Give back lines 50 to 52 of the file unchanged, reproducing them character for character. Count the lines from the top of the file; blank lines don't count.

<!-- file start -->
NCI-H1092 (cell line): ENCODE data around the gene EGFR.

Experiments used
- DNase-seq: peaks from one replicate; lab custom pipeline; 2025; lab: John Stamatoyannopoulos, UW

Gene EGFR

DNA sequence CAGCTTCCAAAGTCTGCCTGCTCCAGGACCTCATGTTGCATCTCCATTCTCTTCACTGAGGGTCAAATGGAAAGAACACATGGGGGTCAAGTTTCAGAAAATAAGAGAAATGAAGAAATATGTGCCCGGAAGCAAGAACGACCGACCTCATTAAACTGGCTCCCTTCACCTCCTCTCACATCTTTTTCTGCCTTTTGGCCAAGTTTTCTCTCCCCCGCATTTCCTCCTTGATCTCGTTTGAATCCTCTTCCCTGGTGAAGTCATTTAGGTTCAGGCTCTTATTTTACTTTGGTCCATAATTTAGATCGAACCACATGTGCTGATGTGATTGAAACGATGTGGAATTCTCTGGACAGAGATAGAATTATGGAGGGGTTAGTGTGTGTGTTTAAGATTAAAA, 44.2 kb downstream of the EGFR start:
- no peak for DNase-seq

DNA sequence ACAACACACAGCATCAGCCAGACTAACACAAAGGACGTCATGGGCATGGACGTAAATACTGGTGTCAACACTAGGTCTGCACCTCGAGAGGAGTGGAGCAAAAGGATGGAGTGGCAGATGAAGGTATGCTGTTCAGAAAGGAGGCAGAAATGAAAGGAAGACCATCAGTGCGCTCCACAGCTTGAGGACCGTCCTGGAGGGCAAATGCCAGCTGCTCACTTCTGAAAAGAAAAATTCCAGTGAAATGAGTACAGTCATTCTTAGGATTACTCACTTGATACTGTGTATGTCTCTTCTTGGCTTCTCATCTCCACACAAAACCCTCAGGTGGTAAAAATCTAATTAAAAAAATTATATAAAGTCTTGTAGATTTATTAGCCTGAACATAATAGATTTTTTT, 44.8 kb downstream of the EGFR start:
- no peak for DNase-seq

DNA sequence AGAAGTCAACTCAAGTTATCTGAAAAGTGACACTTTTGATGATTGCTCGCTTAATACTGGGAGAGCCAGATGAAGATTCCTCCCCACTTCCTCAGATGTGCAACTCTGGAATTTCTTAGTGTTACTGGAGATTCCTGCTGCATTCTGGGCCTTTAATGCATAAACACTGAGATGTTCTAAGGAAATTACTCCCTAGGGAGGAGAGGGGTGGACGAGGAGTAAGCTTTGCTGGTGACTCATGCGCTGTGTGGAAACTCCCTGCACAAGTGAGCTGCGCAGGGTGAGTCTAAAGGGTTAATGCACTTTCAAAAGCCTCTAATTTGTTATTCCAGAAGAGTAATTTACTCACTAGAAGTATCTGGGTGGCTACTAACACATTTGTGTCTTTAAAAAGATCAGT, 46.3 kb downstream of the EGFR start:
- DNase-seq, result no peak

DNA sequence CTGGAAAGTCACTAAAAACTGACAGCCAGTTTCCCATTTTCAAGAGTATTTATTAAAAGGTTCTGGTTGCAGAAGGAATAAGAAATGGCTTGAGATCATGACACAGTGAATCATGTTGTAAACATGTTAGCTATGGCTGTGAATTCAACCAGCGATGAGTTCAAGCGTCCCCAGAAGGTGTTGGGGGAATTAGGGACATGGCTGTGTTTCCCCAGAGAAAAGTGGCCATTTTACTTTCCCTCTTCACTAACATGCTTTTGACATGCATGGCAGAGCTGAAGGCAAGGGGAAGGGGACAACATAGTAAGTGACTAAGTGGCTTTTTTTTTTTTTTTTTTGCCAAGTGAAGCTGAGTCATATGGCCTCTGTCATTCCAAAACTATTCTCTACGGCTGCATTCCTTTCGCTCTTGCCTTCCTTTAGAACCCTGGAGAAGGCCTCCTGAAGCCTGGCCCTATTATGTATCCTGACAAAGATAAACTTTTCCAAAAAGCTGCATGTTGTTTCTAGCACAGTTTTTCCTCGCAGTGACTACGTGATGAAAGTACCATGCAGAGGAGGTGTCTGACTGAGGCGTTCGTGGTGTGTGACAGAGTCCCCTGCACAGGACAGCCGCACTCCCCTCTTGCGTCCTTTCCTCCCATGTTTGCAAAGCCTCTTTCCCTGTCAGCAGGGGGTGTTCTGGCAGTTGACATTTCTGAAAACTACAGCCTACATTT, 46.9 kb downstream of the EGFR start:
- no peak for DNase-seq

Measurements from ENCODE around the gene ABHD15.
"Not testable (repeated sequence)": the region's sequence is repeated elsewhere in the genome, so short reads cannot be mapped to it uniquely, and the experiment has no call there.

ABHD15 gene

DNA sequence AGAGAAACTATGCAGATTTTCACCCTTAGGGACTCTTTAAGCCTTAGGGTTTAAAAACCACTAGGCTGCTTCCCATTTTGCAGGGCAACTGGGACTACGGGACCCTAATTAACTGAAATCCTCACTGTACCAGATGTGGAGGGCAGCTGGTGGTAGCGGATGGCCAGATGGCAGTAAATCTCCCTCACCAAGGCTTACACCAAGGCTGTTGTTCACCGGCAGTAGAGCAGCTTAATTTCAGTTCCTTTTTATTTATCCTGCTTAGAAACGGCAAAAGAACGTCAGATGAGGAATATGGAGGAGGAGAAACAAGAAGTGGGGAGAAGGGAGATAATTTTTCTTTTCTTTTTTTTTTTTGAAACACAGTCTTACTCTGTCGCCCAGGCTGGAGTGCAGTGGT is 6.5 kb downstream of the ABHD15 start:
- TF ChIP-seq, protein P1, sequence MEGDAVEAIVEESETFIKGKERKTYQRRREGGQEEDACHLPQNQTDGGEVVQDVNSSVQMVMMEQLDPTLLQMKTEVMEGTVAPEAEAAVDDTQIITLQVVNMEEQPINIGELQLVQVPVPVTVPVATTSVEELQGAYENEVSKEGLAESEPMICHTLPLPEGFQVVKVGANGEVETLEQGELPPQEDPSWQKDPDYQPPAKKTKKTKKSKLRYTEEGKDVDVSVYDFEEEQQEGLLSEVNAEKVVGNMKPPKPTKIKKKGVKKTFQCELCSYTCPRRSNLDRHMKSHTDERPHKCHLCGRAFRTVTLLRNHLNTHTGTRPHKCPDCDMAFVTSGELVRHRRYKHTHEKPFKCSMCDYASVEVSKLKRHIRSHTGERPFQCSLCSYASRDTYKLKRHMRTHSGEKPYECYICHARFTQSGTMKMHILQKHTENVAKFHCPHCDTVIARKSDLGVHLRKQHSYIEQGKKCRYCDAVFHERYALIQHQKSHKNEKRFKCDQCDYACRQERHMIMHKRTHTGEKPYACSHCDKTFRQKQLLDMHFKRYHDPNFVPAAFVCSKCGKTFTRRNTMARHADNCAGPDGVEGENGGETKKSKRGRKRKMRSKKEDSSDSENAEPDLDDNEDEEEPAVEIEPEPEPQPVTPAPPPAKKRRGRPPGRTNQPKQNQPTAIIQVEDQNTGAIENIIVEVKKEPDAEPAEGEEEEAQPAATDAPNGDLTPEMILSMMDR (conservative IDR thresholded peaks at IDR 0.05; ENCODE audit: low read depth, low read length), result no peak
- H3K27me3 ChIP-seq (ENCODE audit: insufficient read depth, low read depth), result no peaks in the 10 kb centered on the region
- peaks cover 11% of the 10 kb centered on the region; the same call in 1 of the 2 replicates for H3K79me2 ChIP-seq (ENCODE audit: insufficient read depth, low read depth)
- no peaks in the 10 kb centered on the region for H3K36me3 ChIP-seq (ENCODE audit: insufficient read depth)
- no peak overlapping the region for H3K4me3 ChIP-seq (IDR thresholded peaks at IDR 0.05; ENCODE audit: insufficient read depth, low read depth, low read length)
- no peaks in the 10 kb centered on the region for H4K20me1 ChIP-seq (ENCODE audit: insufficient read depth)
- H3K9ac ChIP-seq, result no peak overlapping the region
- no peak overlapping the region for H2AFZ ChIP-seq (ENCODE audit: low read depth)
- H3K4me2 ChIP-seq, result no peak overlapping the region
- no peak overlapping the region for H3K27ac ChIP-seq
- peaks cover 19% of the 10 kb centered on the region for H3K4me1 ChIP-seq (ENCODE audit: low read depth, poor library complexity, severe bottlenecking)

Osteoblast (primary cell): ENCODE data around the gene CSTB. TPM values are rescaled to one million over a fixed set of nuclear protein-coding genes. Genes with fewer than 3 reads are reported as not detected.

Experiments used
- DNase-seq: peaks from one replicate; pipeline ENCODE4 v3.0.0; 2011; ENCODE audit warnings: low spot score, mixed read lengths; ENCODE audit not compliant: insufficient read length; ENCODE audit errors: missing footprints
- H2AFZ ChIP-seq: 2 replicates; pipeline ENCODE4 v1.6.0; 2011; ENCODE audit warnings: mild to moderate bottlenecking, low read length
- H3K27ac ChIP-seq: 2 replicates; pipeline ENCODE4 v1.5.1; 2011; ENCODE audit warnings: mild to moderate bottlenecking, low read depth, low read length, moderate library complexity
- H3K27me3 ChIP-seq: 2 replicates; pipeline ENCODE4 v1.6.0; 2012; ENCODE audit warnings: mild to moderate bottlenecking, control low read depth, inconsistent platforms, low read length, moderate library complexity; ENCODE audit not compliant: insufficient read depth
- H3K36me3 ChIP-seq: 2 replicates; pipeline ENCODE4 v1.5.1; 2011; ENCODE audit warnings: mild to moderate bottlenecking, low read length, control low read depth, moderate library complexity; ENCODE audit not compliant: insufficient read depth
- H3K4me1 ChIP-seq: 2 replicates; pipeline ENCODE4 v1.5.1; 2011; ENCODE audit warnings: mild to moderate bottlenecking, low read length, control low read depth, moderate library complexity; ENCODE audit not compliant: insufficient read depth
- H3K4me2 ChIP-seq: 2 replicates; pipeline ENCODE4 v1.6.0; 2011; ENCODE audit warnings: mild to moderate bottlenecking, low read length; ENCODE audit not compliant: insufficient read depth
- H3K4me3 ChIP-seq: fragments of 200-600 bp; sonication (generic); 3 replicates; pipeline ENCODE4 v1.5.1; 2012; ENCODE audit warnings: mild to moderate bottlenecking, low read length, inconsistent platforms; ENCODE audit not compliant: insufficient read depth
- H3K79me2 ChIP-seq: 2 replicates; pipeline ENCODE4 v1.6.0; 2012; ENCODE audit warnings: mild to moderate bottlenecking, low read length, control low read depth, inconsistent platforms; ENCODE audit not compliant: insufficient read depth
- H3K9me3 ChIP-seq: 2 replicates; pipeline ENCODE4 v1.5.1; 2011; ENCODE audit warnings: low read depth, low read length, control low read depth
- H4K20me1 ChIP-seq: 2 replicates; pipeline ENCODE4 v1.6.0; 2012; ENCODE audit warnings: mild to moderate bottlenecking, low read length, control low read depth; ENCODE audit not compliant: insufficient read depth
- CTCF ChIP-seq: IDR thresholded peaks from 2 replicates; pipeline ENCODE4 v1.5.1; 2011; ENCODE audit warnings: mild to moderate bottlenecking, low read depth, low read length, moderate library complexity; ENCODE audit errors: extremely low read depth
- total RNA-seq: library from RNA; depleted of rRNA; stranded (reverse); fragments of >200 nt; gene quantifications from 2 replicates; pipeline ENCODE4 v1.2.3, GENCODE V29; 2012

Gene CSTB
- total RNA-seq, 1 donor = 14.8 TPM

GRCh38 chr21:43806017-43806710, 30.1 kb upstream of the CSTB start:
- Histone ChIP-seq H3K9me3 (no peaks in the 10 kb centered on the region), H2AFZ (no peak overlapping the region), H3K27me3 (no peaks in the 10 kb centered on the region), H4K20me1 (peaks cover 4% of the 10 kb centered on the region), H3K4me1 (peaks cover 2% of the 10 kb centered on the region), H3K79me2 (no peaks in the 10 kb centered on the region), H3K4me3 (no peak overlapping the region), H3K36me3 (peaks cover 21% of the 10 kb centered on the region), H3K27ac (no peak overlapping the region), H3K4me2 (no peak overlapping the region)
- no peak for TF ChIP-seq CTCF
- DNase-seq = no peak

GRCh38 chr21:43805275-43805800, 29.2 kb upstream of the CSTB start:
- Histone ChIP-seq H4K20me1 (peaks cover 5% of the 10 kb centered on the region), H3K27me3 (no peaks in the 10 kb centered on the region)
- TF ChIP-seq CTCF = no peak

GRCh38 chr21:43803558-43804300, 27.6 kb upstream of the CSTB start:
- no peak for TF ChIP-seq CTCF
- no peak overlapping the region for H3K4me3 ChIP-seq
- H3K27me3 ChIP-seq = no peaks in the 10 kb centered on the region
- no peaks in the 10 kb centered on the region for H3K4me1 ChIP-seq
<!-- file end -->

- Histone ChIP-seq H4K20me1 (peaks cover 5% of the 10 kb centered on the region), H3K27me3 (no peaks in the 10 kb centered on the region)
- TF ChIP-seq CTCF = no peak

GRCh38 chr21:43803558-43804300, 27.6 kb upstream of the CSTB start: